If a customer brings an issue to your attention through one of your social channels, start by addressing it publicly. You want to let them know you are aware of the issue. Then, take the conversation to a private channel to sort out the problem.
Responding promptly to negative feedback on social also helps avoid a potential PR nightmare that can snowball from public negative comments.
Your organization’s social media policy isn’t set in stone — it should be revised as often as social media changes.
“In order to stay compliant within your industry, you need to revise your policy on a regular basis,” says Riswick. “This not only protects the brand but, more importantly, protects employees.”
Stay informed about emerging trends and new social media platforms. Monitor industry regulations and federal, state, and local laws. Use the info you find to revise your policy as needed.
When you make changes, update employees. This ensures they are always aware of what is and isn’t okay to post.
If you want to improve your brand’s approach to social media risk management, here are a few tools to keep in your tech stack.
The key to mitigating a potential social media crisis is to spot it early, and Hootsuite helps with that. You can use Hootsuite to keep an eye on brand mentions, assess brand sentiment, and quickly step in to address feedback or customer issues.
Hootsuite Streams is an easy way to approach social listening. It lets you see everything that’s happening on social, not just on your accounts. You can monitor specific phrases or hashtags and can keep an eye on developing conversations.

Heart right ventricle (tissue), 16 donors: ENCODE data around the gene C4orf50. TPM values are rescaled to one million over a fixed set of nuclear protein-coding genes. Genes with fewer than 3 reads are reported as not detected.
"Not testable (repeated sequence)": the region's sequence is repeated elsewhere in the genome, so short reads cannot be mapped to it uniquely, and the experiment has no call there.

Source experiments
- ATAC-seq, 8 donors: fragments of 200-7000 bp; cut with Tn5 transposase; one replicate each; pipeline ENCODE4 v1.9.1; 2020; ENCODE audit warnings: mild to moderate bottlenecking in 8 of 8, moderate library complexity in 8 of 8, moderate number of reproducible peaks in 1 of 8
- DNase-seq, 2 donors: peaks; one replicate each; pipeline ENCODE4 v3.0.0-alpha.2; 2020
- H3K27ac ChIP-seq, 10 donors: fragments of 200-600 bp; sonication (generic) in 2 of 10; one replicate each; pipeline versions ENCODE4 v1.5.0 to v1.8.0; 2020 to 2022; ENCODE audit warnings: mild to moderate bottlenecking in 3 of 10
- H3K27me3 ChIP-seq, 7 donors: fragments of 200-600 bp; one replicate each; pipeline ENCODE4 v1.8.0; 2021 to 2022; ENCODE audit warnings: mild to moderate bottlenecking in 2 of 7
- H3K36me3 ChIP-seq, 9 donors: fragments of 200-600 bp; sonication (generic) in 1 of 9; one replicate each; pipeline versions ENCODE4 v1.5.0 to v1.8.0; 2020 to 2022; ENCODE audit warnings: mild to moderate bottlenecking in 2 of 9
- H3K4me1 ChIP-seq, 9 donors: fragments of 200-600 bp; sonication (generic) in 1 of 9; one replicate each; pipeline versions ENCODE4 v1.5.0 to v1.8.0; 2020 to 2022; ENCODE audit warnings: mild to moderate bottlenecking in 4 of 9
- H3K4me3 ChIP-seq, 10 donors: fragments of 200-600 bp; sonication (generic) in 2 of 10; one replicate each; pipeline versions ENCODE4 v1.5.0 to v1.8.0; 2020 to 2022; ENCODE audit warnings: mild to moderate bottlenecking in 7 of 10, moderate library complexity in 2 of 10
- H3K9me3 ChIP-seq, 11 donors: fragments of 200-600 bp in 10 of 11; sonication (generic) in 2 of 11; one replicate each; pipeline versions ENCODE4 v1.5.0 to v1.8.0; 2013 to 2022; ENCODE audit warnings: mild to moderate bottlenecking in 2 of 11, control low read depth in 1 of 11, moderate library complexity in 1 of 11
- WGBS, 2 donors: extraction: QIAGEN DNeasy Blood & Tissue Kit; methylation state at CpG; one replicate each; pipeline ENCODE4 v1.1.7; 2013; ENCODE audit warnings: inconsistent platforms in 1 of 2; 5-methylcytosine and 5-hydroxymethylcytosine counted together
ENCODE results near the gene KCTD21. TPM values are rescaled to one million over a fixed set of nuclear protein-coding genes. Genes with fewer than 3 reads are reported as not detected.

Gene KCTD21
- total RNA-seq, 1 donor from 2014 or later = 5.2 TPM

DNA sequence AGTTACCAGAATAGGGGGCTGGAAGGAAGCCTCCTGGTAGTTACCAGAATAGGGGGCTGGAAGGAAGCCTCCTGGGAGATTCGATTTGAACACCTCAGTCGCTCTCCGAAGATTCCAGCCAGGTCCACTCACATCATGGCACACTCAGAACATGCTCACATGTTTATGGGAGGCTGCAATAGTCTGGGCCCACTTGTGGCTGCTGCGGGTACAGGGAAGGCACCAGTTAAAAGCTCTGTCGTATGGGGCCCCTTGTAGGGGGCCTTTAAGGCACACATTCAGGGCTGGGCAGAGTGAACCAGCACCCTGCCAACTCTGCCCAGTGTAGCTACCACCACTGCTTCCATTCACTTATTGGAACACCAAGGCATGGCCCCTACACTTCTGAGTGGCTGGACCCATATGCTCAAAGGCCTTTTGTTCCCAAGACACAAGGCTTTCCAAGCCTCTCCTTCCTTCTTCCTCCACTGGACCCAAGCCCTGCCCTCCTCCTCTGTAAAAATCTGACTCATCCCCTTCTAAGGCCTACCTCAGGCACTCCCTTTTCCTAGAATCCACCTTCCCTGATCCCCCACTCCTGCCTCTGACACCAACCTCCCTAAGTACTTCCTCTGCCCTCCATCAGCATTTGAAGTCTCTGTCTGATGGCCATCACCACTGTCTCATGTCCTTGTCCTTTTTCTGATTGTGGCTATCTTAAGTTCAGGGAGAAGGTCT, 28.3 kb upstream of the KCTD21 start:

You can also use Streams to track the mentions where people tag your accounts on social.
If you want to level up your social media customer service, Hootsuite Inbox allows you to manage all of your social media messages in one place. This includes private DMs, public comments, emoji reactions, and more.
To learn more about how to use Hootsuite Inbox for customer service, check out our video:
Meltwater helps you monitor specific keywords, like your brand name or certain industry topics. You can easily engage with and respond to posts that mention your keywords.
Best of all? Meltwater works within your Hootsuite account, so it’s even easier to streamline your social workflow.
Want to track all online mentions? Including ones outside of your social channels? Mentionlytics alerts you of all brand or keyword mentions from across the web. This includes news articles as well as social channels — even YouTube and Reddit.
NetBase is a social listening and analysis tool. It allows you to monitor both owned and earned conversations using custom streams created directly in Hootsuite. The app helps your brand stay on top of everything from customer feedback to PR and digital campaigns.
There are several major risks for brands active on social media. These can include security breaches, compliance violations, legal action, and negative feedback. These risks can have serious consequences, including reputation damage and financial or legal repercussions.
Organizations can manage the risks of social media by developing a social media risk management plan. The plan should outline a clear process to follow when a potential social crisis arises.
There are several ways to mitigate social media risks. Start by creating a social media policy, training your employees, monitoring your social accounts, and responding promptly to negative feedback.